WILD TURKEY – (Meleagris gallopavo)
DESCRIPTION: The Wild Turkey male is mostly black or dark grey. The head and neck are bare. The head is white and the neck red. The bill is pink. The rump is black, and the tail has bands of beige, brown and black. Females (hens) are largely mottled brown overall. The legs are pinkish grey. It is a large bird at around 1.1 meter (43 in.) long and can weigh up to 10 kg (22 lb) in males, which are larger than females.
NAME: The name ‘Turkey’ seems to refer to an identification error a few centuries ago when some wild turkeys were sent to Britain via Turkey. The name ‘wild’ has been attributed to this bird to distinguish it from the domestic turkey. The Latin genus name ‘Meleagris’ means a ‘Guineafowl’, and the Latin species name ‘gallopavo’ derives from ‘gallus’ (a cock), and ‘pavo’ (a peafowl).
HABITAT: Open forest.
DIET: Wild turkeys prefer tree nuts and acorns, but also eat seeds, berries, insects and other small animals.
BREEDING/NESTING: Males gather a harem of females and will display for them with the tail open in a fan-like fashion and the wings trailing on the ground. The nest is a shallow depression on the ground in a well-hidden area. An average of nine beige eggs are laid, which are incubated by the female. The chicks (poults) are cared for by the female.
DISTRIBUTION: Wild turkeys do not migrate. They are now established in all lower USA states.
ON HAWAII: The first birds to be introduced to Hawaii arrived in 1815. There are now small populations on several of the main islands.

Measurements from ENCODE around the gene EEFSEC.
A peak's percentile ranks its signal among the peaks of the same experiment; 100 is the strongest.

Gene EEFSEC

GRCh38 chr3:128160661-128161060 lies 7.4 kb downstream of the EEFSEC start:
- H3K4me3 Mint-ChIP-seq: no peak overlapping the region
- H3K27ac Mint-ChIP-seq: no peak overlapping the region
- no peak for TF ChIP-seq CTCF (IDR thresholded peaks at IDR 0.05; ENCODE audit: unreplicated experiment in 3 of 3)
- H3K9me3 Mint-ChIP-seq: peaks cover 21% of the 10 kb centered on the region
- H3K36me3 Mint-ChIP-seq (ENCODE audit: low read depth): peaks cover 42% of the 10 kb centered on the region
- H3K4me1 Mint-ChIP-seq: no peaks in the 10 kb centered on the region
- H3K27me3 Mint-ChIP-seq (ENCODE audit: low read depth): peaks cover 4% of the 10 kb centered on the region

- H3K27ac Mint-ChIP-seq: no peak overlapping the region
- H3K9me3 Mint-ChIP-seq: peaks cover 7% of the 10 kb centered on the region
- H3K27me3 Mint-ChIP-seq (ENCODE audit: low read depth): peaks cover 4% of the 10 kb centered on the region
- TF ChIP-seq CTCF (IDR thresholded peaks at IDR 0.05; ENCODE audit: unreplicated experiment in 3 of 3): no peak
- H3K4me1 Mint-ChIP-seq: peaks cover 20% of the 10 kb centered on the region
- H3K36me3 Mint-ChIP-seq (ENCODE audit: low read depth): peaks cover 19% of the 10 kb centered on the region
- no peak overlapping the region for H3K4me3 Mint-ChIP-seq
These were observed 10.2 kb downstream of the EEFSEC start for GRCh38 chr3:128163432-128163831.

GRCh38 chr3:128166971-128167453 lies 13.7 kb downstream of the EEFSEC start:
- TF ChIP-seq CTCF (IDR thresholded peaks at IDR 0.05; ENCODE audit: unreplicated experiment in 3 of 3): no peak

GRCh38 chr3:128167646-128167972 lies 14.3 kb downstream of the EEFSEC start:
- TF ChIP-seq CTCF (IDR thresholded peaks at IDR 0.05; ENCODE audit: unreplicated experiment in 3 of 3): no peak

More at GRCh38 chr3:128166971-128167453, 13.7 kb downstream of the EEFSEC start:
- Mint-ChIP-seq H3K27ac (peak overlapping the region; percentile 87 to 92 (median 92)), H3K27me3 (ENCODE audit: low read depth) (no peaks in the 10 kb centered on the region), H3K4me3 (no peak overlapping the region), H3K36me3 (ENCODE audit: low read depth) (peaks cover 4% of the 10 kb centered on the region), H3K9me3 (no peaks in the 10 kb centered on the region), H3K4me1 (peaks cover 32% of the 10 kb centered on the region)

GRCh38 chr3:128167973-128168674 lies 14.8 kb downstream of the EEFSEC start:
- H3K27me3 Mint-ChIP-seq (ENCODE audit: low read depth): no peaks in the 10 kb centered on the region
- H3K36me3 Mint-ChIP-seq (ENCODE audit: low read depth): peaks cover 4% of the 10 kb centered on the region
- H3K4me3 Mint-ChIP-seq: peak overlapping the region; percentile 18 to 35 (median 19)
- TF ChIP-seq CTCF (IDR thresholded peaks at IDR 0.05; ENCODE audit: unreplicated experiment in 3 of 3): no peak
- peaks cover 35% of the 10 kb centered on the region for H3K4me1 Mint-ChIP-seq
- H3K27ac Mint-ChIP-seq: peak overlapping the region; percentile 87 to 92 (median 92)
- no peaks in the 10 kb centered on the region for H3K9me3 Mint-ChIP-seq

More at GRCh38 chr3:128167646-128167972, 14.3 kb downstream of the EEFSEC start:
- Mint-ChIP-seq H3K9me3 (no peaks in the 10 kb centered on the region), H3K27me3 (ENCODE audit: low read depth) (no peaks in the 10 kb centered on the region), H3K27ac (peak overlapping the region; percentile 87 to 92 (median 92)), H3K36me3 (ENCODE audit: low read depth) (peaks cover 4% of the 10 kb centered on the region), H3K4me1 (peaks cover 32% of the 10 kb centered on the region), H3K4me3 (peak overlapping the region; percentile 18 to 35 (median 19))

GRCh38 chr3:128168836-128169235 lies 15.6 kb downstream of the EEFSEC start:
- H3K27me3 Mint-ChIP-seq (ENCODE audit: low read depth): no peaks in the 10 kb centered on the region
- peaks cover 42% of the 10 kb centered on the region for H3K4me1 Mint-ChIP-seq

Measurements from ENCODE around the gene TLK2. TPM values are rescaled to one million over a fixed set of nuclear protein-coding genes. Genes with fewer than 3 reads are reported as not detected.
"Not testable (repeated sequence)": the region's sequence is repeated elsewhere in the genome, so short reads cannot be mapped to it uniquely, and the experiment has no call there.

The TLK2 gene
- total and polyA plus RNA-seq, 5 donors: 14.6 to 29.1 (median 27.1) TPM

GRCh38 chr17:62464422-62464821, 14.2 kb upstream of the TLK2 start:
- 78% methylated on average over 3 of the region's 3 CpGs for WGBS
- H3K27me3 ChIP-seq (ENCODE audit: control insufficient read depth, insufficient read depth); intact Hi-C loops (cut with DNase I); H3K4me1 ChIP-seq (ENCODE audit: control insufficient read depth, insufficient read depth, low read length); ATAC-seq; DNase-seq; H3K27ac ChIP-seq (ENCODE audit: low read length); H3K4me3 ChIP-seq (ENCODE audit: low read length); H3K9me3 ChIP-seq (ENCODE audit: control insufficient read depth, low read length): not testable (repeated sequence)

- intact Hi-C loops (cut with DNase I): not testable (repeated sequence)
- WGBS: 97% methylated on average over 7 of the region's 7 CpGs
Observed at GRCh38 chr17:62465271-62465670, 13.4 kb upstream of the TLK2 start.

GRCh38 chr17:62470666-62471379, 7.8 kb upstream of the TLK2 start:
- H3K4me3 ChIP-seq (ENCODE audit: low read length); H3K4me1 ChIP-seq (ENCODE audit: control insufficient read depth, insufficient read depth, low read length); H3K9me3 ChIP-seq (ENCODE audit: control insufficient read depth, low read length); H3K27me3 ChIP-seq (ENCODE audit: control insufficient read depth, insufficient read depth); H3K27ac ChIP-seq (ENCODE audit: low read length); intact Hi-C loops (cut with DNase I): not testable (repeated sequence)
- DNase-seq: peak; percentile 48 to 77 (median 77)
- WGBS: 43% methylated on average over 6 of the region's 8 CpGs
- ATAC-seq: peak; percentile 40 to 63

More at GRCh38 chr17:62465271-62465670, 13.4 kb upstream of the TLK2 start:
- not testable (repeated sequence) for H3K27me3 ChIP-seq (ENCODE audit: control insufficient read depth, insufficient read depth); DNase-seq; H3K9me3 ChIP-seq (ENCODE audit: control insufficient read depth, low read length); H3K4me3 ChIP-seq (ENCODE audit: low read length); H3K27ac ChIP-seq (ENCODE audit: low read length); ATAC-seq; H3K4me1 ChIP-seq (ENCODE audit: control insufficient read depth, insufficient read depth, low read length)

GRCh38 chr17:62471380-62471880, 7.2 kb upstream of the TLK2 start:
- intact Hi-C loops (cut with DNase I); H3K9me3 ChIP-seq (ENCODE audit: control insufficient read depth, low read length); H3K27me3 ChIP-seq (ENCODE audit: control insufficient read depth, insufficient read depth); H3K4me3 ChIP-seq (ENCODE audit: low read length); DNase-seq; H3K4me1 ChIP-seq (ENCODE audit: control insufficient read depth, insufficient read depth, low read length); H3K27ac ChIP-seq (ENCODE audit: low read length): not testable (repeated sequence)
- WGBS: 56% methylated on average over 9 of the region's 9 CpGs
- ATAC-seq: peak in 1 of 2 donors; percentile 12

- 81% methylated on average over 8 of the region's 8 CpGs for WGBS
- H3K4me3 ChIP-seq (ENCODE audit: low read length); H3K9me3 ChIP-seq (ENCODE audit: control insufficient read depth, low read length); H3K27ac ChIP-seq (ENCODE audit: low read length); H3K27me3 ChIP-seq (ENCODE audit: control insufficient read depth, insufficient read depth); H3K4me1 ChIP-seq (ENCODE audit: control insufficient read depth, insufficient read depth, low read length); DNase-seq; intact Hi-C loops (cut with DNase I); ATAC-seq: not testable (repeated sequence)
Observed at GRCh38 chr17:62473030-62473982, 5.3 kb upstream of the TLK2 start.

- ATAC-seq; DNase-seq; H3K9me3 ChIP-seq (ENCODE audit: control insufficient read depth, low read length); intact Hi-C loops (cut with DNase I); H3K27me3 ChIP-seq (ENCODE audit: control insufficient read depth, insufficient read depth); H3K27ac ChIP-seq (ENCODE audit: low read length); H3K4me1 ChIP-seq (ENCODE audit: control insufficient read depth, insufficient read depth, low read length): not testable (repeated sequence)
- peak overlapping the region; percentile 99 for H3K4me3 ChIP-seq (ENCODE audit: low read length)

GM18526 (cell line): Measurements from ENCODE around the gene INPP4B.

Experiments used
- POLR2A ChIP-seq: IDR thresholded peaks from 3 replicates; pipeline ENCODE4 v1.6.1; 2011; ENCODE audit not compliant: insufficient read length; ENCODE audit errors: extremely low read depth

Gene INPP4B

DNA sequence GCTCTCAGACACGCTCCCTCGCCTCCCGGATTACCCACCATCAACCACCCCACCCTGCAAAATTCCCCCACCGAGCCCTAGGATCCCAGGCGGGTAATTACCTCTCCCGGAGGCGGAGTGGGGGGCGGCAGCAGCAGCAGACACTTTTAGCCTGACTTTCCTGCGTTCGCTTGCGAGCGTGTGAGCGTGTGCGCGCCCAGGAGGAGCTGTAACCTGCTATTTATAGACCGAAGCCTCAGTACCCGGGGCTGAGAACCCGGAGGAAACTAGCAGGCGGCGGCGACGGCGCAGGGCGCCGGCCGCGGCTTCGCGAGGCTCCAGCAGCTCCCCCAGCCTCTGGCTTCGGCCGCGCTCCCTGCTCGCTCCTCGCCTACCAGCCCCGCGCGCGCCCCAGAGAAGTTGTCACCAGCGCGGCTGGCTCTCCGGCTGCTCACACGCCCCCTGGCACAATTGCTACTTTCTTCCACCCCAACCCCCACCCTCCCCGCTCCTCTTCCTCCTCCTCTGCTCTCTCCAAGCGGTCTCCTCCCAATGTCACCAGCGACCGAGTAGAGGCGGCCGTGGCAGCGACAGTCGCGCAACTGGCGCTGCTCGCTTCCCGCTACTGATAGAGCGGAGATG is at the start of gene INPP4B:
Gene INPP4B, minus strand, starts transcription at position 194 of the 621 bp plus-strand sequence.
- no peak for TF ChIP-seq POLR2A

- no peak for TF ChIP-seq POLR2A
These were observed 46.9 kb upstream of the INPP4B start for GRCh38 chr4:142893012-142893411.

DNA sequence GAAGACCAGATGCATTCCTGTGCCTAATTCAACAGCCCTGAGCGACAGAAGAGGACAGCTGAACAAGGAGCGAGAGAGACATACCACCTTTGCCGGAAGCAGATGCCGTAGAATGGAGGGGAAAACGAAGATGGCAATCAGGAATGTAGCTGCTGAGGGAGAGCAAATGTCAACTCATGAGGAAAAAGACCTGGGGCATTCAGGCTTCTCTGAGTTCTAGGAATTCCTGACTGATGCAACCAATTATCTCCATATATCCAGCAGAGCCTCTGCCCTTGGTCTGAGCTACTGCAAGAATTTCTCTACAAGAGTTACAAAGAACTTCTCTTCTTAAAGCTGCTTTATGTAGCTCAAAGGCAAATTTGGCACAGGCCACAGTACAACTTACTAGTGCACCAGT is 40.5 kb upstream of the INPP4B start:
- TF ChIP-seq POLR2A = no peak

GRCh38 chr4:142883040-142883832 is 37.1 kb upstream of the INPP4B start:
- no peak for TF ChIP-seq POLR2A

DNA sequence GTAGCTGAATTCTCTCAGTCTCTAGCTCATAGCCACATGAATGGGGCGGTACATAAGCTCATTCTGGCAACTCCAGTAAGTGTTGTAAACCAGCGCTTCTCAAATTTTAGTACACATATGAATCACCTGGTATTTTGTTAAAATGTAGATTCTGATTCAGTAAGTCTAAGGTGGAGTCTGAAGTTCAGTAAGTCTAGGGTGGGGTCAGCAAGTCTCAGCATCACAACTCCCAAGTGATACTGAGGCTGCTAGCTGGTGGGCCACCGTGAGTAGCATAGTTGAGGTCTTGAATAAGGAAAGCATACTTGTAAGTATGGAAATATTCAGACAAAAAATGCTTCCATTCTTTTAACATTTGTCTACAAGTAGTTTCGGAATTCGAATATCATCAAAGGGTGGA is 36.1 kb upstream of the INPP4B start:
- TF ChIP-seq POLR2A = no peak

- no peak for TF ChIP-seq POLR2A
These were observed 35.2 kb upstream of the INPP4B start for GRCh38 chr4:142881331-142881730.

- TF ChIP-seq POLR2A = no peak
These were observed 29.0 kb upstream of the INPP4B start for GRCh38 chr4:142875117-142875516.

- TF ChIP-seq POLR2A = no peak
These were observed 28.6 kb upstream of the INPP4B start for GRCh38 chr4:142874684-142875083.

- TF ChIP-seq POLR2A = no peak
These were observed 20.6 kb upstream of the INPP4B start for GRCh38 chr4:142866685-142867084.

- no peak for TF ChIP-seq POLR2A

CONSERVATION: Wild turkey numbers started declining at some point due to hunting pressure, so wild turkeys were introduced to more USA states – including Hawaii – and southern Canada. Now their numbers are increasing and they are hunted within careful management programs.
NOTES: The Wild turkey is part of the same family as the partridge, the chicken and the pheasant.
It is widely known across North America due to its association with Thanksgiving.
Here are some interesting news and facts on the wild turkey in other provinces and states:
New Brunswick – the provincial government there does not want (yet) the species reintroduced into the province due to concerns from farmers, but some individuals apparently have made their way up north from Maine, and hunters are lobbying for its introduction.
Newfoundland – dozens of those birds were seen in Codroy Valley foraging on corn in farm fields.
Nova Scotia – The province has decided NOT to introduce the wild turkey. Hunters have to travel to New England to hunt the species, but some are working to be able to raise them on reserves for hunting purposes.
Quebec – The provincial government there reintroduced that native species into the Eastern Townships in the 1980s, and since then the population has exploded in spite of hunting, raising concerns from local farmers. A wild turkey has also smashed into a living room window, causing extensive property damage. And a wild turkey tom charged at a player on a golf course on Île Bizard.
Ontario – there are concerns there that reintroduced wild turkey populations are taking their toll on the forest floor by scraping away at the leaf litter and leaving the ground bare on large surfaces, and eating seeds that would be needed to regenerate the forest. Their damage is compared to that of deer on the under story.
A man was followed by a very persistent wild turkey in a Brampton area in March 2018. Ontario would now have a wild turkey population at around 70,000 birds.
British Columbia – In Edgewater, dozens of wild turkeys snap branches when roosting in large groups in trees.
Oregon – wild turkeys can also damage gardens with their scratching and digging for seeds and insects, leaving droppings ‘everywhere’.
https://www.mba-aom.ca/jsp/toc.jsp (Maritimes Breeding Bird Atlas)
http://www.nhptv.org/natureworks/wildturkey.htm (New Hampshire PBS)
WILD TURKEY – (Meleagris gallopavo)